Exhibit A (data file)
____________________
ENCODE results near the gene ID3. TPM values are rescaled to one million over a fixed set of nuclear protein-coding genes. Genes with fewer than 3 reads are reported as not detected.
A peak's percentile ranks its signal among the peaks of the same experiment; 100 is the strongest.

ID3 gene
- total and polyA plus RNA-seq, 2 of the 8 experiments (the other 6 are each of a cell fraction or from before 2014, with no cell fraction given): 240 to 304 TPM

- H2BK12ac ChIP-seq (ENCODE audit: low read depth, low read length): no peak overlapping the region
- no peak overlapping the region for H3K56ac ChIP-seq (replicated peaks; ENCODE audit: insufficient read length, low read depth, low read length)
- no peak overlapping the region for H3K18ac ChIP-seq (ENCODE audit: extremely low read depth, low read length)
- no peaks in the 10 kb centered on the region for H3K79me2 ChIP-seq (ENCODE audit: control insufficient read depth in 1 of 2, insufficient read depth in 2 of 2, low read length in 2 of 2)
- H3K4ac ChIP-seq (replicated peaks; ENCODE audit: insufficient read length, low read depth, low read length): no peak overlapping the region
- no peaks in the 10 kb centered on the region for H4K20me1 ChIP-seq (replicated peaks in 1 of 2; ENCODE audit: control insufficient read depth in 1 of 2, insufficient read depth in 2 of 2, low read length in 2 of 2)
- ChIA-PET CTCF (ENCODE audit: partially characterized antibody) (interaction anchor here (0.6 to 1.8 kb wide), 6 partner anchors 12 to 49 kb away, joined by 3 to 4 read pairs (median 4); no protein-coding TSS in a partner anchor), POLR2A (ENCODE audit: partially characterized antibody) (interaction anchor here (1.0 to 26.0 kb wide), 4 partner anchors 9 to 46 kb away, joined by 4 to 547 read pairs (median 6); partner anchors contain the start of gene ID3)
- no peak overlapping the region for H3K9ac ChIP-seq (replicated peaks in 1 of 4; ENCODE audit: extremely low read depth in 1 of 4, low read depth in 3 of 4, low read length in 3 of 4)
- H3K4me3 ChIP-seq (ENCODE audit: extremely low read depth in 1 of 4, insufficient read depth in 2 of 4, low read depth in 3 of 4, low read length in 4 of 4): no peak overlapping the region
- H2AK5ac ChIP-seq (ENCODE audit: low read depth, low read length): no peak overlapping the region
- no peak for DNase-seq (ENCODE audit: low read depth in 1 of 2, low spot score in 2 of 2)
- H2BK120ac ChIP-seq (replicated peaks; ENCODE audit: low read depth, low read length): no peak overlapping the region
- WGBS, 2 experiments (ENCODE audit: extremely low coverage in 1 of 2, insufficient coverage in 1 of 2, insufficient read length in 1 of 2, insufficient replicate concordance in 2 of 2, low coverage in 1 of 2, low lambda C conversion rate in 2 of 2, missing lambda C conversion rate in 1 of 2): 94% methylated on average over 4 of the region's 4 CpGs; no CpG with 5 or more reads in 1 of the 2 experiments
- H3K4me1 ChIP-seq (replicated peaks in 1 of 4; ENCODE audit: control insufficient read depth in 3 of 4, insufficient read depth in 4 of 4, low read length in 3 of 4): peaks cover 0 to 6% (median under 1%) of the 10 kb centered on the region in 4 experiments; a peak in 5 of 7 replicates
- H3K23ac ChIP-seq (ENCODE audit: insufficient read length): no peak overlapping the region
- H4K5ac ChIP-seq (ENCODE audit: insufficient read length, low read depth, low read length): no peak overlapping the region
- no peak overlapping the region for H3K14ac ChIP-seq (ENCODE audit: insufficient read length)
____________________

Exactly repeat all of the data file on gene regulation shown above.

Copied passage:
ENCODE results near the gene ID3. TPM values are rescaled to one million over a fixed set of nuclear protein-coding genes. Genes with fewer than 3 reads are reported as not detected.
A peak's percentile ranks its signal among the peaks of the same experiment; 100 is the strongest.

ID3 gene
- total and polyA plus RNA-seq, 2 of the 8 experiments (the other 6 are each of a cell fraction or from before 2014, with no cell fraction given): 240 to 304 TPM

- H2BK12ac ChIP-seq (ENCODE audit: low read depth, low read length): no peak overlapping the region
- no peak overlapping the region for H3K56ac ChIP-seq (replicated peaks; ENCODE audit: insufficient read length, low read depth, low read length)
- no peak overlapping the region for H3K18ac ChIP-seq (ENCODE audit: extremely low read depth, low read length)
- no peaks in the 10 kb centered on the region for H3K79me2 ChIP-seq (ENCODE audit: control insufficient read depth in 1 of 2, insufficient read depth in 2 of 2, low read length in 2 of 2)
- H3K4ac ChIP-seq (replicated peaks; ENCODE audit: insufficient read length, low read depth, low read length): no peak overlapping the region
- no peaks in the 10 kb centered on the region for H4K20me1 ChIP-seq (replicated peaks in 1 of 2; ENCODE audit: control insufficient read depth in 1 of 2, insufficient read depth in 2 of 2, low read length in 2 of 2)
- ChIA-PET CTCF (ENCODE audit: partially characterized antibody) (interaction anchor here (0.6 to 1.8 kb wide), 6 partner anchors 12 to 49 kb away, joined by 3 to 4 read pairs (median 4); no protein-coding TSS in a partner anchor), POLR2A (ENCODE audit: partially characterized antibody) (interaction anchor here (1.0 to 26.0 kb wide), 4 partner anchors 9 to 46 kb away, joined by 4 to 547 read pairs (median 6); partner anchors contain the start of gene ID3)
- no peak overlapping the region for H3K9ac ChIP-seq (replicated peaks in 1 of 4; ENCODE audit: extremely low read depth in 1 of 4, low read depth in 3 of 4, low read length in 3 of 4)
- H3K4me3 ChIP-seq (ENCODE audit: extremely low read depth in 1 of 4, insufficient read depth in 2 of 4, low read depth in 3 of 4, low read length in 4 of 4): no peak overlapping the region
- H2AK5ac ChIP-seq (ENCODE audit: low read depth, low read length): no peak overlapping the region
- no peak for DNase-seq (ENCODE audit: low read depth in 1 of 2, low spot score in 2 of 2)
- H2BK120ac ChIP-seq (replicated peaks; ENCODE audit: low read depth, low read length): no peak overlapping the region
- WGBS, 2 experiments (ENCODE audit: extremely low coverage in 1 of 2, insufficient coverage in 1 of 2, insufficient read length in 1 of 2, insufficient replicate concordance in 2 of 2, low coverage in 1 of 2, low lambda C conversion rate in 2 of 2, missing lambda C conversion rate in 1 of 2): 94% methylated on average over 4 of the region's 4 CpGs; no CpG with 5 or more reads in 1 of the 2 experiments
- H3K4me1 ChIP-seq (replicated peaks in 1 of 4; ENCODE audit: control insufficient read depth in 3 of 4, insufficient read depth in 4 of 4, low read length in 3 of 4): peaks cover 0 to 6% (median under 1%) of the 10 kb centered on the region in 4 experiments; a peak in 5 of 7 replicates
- H3K23ac ChIP-seq (ENCODE audit: insufficient read length): no peak overlapping the region
- H4K5ac ChIP-seq (ENCODE audit: insufficient read length, low read depth, low read length): no peak overlapping the region
- no peak overlapping the region for H3K14ac ChIP-seq (ENCODE audit: insufficient read length)